A priority for 2014 should be to ensure that portfolios are re-balanced back into line with the intended asset allocation and that a thorough review is conducted to ensure that the investments are still suitable for your needs and objectives.

Our 7 Step Investment Action Plan – Part 2 – Tax Allowances

 

The new year brings many resolutions of prudent financial management and plans to save and invest for our futures. Central to any of these plans should be the considered use of the available tax allowances and reliefs available to you on or before 5th April each tax year.

Many people leave the use of these allowances to the last minute which means that any decisions are usually rushed and ill thought out. It usually follows that the investments chosen are an afterthought and
do not get the attention or due diligence they deserve. Furthermore, investments made in haste often lack sufficient diversification and carry a far higher degree of risk than would normally be taken on by most clients.

By making early use of your tax allowances, not only will you benefit from a whole year of tax advantaged fund growth, you will also have sufficient time to really consider what your objectives are and how the various allowances can help you to achieve them. The result is the right tax wrapper for the right objective with the right investments, meaning you are far more likely to achieve your goals.

 

Our 7 Step Investment Action Plan – Part 1 – Diversification

2013 was quite a year in investment terms – many clients will have portfolios in need of some serious spring cleaning in 2014. We have put together a 7 step action plan for 2014 – part one is below. Stay tuned for more over the next week or two.

The old saying goes, “don’t put all your eggs in one basket” and it has long been the case that when considering an investment portfolio, diversification across different asset classes is of the upmost importance in order to manage risk and return.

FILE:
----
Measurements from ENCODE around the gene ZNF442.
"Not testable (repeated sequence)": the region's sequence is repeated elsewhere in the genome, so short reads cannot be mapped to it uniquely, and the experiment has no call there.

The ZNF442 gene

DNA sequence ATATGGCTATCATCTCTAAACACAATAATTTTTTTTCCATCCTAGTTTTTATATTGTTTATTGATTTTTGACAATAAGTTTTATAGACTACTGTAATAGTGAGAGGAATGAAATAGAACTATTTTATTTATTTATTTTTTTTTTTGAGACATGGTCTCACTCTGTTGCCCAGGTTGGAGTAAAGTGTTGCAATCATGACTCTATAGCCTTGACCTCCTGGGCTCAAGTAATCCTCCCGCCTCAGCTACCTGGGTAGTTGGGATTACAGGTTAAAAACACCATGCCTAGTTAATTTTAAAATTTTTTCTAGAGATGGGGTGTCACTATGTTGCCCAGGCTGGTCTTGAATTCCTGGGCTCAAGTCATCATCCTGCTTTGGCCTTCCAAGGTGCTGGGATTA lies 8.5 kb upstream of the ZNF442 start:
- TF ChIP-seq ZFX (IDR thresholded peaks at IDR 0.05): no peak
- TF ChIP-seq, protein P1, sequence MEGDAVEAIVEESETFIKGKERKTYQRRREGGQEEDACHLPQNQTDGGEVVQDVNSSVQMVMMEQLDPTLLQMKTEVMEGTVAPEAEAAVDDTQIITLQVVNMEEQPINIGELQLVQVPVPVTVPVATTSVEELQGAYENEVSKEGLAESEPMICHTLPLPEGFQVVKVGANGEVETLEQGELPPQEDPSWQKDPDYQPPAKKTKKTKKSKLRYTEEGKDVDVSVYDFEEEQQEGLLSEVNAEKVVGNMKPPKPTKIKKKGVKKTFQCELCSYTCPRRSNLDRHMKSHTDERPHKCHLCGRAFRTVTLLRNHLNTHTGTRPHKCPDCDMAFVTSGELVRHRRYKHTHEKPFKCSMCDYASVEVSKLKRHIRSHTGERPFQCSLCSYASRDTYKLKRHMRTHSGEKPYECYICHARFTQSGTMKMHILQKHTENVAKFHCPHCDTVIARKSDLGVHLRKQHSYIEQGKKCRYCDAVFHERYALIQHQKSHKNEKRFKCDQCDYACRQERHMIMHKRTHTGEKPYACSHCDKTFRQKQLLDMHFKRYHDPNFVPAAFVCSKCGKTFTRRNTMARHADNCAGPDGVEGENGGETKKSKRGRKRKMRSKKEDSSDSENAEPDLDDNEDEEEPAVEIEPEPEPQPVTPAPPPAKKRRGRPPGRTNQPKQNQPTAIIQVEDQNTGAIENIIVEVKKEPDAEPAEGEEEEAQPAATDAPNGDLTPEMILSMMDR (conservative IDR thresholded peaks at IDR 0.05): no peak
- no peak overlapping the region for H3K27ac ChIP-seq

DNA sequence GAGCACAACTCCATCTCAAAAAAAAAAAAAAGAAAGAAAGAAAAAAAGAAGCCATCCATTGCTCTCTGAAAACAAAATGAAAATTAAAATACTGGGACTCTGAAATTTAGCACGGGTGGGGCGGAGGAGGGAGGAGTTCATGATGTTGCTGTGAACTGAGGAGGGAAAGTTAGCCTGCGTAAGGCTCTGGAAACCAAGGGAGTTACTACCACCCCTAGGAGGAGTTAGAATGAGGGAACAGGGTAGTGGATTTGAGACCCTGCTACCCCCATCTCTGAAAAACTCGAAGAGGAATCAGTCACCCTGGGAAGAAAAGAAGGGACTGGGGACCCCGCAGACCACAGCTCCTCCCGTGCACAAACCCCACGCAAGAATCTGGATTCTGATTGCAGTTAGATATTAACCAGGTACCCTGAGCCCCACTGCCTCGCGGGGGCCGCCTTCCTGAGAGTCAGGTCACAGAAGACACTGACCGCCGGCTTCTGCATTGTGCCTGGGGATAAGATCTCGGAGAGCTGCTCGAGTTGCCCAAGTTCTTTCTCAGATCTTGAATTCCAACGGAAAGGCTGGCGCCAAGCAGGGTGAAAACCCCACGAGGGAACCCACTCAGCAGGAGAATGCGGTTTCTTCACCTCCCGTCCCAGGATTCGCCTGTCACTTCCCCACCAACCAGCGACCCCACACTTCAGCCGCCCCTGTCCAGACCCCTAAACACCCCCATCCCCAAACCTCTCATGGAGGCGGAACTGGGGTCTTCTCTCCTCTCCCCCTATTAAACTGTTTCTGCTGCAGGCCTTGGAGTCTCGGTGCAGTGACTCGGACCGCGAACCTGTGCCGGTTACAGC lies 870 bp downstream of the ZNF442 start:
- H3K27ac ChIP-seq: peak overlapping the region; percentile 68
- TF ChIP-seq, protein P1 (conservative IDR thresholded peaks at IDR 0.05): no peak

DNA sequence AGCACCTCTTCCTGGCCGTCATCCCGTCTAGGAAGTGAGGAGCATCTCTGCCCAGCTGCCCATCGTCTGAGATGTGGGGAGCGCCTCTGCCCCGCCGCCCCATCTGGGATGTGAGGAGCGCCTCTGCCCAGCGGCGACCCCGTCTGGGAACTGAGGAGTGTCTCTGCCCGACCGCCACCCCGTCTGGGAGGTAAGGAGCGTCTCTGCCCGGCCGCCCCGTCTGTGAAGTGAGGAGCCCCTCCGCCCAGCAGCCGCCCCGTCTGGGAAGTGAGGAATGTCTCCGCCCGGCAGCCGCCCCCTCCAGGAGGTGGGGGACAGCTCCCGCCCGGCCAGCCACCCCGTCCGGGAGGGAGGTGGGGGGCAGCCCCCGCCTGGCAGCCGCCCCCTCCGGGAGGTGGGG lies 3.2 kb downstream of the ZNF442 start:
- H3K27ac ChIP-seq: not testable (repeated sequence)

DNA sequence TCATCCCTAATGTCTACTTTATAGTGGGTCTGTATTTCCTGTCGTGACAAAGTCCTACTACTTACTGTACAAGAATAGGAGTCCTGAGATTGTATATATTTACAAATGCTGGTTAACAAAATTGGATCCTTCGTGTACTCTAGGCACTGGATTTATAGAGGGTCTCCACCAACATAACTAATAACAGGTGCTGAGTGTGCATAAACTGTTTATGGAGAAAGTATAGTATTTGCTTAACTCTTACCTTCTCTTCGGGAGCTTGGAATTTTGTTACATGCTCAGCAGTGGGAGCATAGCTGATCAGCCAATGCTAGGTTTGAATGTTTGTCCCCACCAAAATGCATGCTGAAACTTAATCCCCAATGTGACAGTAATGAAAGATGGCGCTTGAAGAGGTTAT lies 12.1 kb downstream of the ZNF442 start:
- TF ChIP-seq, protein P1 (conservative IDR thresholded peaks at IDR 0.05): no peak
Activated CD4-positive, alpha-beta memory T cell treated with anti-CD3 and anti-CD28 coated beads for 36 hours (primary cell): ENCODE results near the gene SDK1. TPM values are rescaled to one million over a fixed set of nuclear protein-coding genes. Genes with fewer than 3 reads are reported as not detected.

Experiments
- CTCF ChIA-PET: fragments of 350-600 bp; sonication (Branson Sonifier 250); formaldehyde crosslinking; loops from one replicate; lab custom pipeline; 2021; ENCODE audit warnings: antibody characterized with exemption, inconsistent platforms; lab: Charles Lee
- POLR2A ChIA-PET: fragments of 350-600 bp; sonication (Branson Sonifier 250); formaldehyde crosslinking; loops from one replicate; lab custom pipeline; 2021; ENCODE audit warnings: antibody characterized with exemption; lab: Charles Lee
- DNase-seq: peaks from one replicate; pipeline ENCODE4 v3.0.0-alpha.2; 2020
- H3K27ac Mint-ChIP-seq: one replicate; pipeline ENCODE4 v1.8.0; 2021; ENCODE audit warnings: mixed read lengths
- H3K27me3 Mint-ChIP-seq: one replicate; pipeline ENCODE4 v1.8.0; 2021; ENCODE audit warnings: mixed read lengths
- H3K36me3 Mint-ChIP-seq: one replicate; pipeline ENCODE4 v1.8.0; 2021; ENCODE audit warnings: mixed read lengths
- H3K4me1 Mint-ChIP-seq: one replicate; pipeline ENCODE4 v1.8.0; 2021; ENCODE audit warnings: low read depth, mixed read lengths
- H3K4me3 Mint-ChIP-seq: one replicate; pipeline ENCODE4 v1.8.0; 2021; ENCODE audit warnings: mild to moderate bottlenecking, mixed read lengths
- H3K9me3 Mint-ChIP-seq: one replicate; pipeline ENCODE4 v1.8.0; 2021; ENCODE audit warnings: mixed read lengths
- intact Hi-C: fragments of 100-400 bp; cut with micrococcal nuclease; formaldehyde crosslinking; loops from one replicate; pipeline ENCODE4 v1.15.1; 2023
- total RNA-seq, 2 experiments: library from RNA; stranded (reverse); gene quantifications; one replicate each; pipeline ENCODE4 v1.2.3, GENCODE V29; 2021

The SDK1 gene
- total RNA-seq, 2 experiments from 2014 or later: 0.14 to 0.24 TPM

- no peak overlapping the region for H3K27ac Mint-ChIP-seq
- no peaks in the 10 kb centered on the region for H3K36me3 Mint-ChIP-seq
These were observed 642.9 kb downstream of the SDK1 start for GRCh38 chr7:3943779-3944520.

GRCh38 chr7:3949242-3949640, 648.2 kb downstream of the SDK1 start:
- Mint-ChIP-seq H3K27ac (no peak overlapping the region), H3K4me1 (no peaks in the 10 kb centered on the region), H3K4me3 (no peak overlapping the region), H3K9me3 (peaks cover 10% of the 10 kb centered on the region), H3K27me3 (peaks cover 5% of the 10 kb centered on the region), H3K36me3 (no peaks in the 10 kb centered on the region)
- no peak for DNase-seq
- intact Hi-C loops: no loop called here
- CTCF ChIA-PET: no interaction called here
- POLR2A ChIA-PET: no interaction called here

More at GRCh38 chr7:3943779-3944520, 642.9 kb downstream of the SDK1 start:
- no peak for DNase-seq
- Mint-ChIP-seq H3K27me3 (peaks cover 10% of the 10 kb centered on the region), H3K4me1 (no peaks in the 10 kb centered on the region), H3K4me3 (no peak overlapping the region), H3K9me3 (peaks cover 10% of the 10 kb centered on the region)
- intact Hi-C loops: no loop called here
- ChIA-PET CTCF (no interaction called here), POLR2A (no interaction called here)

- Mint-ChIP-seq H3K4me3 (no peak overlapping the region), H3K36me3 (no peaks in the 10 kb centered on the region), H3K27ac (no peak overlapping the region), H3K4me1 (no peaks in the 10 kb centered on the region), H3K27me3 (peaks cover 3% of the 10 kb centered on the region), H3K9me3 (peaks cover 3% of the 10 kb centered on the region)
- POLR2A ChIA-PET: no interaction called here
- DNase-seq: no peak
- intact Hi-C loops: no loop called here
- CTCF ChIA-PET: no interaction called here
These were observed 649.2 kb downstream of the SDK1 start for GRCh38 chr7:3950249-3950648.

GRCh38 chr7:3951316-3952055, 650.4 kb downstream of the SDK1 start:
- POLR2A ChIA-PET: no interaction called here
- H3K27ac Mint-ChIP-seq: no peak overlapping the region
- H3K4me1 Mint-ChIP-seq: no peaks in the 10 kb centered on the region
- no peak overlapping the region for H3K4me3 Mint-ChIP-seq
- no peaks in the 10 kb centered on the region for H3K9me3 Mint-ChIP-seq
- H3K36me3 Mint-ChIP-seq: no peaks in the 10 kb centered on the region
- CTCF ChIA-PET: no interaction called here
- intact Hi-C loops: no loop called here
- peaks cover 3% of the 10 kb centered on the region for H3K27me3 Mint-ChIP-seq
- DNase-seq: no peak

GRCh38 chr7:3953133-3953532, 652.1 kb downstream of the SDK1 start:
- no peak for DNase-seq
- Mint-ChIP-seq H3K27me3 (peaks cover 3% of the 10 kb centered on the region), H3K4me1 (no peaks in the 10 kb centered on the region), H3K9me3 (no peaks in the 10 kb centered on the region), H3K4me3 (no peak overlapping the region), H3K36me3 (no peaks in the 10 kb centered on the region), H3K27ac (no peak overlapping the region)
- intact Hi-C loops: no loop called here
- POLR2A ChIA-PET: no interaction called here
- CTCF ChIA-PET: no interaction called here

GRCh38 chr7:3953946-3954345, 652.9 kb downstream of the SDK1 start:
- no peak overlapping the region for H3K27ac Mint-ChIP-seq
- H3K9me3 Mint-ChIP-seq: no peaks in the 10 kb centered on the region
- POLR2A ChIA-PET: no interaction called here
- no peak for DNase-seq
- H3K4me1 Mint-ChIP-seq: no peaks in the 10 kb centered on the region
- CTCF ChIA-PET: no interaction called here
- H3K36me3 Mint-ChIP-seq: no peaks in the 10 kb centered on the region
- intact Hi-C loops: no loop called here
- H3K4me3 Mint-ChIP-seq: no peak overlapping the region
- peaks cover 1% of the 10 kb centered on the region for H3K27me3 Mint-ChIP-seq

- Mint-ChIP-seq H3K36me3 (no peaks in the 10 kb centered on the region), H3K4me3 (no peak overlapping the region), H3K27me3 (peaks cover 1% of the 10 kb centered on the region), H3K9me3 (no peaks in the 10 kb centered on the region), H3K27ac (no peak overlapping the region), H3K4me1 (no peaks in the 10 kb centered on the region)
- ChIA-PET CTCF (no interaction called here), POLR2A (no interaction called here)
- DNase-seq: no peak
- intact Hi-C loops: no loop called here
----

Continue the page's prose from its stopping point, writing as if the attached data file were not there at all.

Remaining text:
While diversification across asset classes is as important now as it always has been, given the increasing speed of change in both the political and regulatory environment, it makes sense to diversify across product types as well.

For example, pension plans offer highly generous tax reliefs to investors as well as tax efficient fund growth, however they also have restrictions in terms of the amount that you can save and the age at which you can gain access to the funds.

Pensions are especially prone to legislative change and recently seem to have become a politically easy target for the government to extract further taxation from more wealthy savers. As such, while a pension plan will form the bedrock of most retirement plans, it makes sense to include some other “product types” to lessen the impact of an adverse change in pension planning rules. An increase in the minimum pension age (from 55 to 60) for example would throw many retirement plans off course. Holding a suitable range of other “product wrappers” such as ISA’s and investment bonds will mitigate this risk.

The tax treatment of product types is also prone to change. There has been talk in the media of government plans to reduce the level of tax relief available or further limit the total allowable lifetime savings within a pension plan. Conversely, there is pressure to increase the amount of tax-advantaged savings allowed in an ISA each year to encourage the public to save and invest.

Given that the time horizon for some investments is 30 years or more, it seems almost inevitable that some form of taxation or legislative change will impact on the plan before it completes. It is vital to review your plans on a regular basis to ensure that they remain suitable for your circumstances over time.

From Pensions To Property

Following on from my post last week about taking the benefits from your pension plan as cash, I would also like to touch on the growing number of media outlets that are suggesting that people use their pension pot to purchase a buy to let property.

In the same format as last week, I have run a couple of very simple examples to show the tax implications of drawing money out of a pension in order to fund property purchase. For simplicity I am assuming that our subject has £100,000 in a pension pot and is considering purchasing a buy to let property that would have a 5% rental yield after expenses. We will also assume that the pension fund could generate a 5% return after fees. We will assume our subject has £20,000 per annum of other lifetime income.